KeepTruckin's petition has a goal of garnering 10,000 signatures, and it believes their data shows hard evidence of the hurry-up effect of undue dock delays. ...

Other device makers had instituted next-day delivery heading into the final period prior to the mandate. Mike Riegel of Blue Ink Technology said that online orders were moving through his company sales and fulfillment system faster than those placed over the phone, noting that a delay due to any hardware back-order was not likely at all.

“We have been preparing for this point and have been building up inventory for months,” Riegel said. “We don’t expect to have any delays in shipping and have no backlogs on orders. We actually added overnight delivery as an option for carriers and drivers to get their ELDs the next day for those who may be struggling to find a solution before the mandate hits.”

Blue Ink’s system is operable with a onetime charge and free software. “If they order our devices,” Riegel said, “they will go out the same day or the next day, depending on when they place their order.”

Related

ELDs at the ‘right price’: No-monthly-fee e-logs explored

In the crowded ELD market, a few companies set themselves apart with systems requiring no monthly fee. Who they are, and considerations of support, availability ...

Continental’s VDO RoadLog, too, though experiencing a high demand for both its non-cellular connected base version and its ELD Plus connected edition, the company said, believed it would not experience significant delays. According to Alexis Capelle, VDO RoadLog ELD program manager, “Continental is well prepared logistically and has ample stock in place able to service customers directly through its distributor network,” which includes truck dealers and other service locations, “and via e-commerce with next day shipping.”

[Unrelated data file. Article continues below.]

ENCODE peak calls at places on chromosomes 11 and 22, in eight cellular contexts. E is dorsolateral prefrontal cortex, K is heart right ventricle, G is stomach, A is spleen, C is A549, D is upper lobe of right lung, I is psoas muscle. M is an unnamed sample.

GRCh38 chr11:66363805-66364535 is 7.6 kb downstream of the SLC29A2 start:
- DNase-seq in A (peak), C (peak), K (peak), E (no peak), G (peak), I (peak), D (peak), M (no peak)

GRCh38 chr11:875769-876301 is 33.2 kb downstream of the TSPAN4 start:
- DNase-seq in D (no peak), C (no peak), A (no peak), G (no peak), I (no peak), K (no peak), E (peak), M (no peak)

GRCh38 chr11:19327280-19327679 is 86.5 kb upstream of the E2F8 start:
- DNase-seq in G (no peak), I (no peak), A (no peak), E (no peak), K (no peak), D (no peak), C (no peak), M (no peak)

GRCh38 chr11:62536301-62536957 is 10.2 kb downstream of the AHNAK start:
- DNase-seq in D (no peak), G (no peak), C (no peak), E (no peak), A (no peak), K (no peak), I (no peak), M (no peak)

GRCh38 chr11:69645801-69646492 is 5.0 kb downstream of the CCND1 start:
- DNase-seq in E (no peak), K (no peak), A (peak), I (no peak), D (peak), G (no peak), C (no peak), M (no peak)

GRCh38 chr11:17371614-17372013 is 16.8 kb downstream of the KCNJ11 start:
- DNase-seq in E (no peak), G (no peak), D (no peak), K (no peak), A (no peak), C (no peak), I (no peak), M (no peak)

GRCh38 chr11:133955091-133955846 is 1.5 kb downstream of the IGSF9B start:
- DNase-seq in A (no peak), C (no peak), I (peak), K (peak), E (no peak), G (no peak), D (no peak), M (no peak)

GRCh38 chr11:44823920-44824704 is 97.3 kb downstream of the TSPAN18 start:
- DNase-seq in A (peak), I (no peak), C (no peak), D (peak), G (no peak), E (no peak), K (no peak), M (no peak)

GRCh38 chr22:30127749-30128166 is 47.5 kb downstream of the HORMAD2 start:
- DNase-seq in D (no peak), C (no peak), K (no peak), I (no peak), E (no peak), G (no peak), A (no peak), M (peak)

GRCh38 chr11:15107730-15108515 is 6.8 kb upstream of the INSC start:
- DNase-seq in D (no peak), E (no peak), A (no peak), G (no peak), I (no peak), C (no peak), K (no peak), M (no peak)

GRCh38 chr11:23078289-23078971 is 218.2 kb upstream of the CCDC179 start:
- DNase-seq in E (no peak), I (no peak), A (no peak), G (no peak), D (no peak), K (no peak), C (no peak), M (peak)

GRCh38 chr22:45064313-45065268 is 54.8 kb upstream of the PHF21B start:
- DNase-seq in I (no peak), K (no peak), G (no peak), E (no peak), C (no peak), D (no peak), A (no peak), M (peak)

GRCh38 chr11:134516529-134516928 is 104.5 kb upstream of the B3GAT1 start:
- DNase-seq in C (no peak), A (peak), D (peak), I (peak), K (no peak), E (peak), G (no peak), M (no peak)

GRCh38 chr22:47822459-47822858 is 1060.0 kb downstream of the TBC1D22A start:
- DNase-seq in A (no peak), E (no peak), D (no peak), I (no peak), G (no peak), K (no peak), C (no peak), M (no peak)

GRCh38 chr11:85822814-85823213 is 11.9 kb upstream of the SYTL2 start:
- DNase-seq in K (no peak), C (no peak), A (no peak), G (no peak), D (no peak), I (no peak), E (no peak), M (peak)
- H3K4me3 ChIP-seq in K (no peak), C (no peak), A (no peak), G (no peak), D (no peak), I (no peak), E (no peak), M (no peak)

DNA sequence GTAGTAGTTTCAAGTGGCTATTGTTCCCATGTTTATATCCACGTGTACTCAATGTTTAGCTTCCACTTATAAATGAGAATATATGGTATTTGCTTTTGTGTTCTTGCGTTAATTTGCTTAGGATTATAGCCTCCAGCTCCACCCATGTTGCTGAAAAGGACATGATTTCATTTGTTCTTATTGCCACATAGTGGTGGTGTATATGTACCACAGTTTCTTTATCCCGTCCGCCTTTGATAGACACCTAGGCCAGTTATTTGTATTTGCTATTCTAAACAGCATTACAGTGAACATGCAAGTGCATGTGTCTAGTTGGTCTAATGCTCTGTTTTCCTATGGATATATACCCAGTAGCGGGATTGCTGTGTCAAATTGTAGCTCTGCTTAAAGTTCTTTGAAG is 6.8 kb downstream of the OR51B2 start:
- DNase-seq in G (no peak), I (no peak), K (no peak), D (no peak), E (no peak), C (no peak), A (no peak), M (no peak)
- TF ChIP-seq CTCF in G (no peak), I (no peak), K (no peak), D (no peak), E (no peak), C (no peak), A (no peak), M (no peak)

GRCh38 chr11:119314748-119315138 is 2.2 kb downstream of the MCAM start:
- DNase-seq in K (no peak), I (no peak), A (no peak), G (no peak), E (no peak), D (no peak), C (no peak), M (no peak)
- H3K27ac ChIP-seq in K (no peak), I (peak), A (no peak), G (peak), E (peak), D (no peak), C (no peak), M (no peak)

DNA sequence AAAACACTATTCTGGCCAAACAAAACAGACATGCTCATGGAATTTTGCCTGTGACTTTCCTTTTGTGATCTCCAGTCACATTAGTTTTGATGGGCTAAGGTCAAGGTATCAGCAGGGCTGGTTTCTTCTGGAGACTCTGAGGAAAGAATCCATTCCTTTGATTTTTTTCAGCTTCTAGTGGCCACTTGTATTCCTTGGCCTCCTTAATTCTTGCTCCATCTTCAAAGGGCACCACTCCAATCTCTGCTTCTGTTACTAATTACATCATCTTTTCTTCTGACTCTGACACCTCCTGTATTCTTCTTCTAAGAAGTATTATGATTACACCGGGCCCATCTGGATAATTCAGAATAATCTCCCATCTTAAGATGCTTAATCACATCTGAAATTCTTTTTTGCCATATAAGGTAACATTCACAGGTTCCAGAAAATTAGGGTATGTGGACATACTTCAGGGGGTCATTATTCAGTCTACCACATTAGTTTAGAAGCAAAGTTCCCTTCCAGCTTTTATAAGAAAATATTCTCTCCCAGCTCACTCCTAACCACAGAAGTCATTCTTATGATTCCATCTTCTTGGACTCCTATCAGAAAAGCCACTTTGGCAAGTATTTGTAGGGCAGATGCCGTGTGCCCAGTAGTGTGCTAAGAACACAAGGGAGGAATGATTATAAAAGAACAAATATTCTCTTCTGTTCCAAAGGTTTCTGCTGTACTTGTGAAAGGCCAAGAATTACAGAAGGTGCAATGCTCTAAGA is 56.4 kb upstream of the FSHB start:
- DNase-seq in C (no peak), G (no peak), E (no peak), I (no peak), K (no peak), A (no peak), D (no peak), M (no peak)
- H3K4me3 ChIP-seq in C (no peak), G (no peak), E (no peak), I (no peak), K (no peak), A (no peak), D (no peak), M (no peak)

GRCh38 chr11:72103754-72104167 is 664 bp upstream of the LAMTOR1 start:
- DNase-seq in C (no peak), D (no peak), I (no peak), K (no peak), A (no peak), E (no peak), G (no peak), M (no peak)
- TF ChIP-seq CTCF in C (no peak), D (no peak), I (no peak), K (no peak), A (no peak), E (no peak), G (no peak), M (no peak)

Simple Truck ELD issued a press release this week that also stresses device availability with express shipping, with ELDs and regulatory predecessor devices available right up to the mandate’s enforcement date Monday “to ensure everyone is ready to go by December 18,” said CEO Neal Katz. “Our 24/7 tech support hotline is standing by to assist drivers at any time.

The One20 F-ELD has been moving to owner-operators and small fleets primarily through companies offering partner promotions, such as that from broker C.H. Robinson, said One20’s Christian Schenk. Most sales have occurred online, though the onetime-fee unit is also stocked at truck stops around the nation. “We don’t have any big issues” with delays in delivery, he says.

Delays in getting set up, however, as drivers get used to the new system, are to be expected, another hurdle at this late stage. One particular aspect of implementation on a compressed schedule Schenk emphasized any last-minute adopters keep in mind: the optimal time to move to an ELD is after a restart of available hours, not in the middle of a week. If you move mid-week, to allow the device to record your available cumulative hours accurately you’ll need to manually enter your previous week’s days — not exactly always a simple thing to do in a device programmed to record in a partially automated fashion. –Tom Jackson contributed to this report.

C.H. Robinson makes One20 F-ELD available to owner-operators at discounted price

A new agreement between trucker-focused mobile app company One20 and third-party logistics provider C.H. Robinson will allow carriers with fewer than 10 trucks contracted to ...

There are 42 comments

Your email address will not be published. Required fields are marked *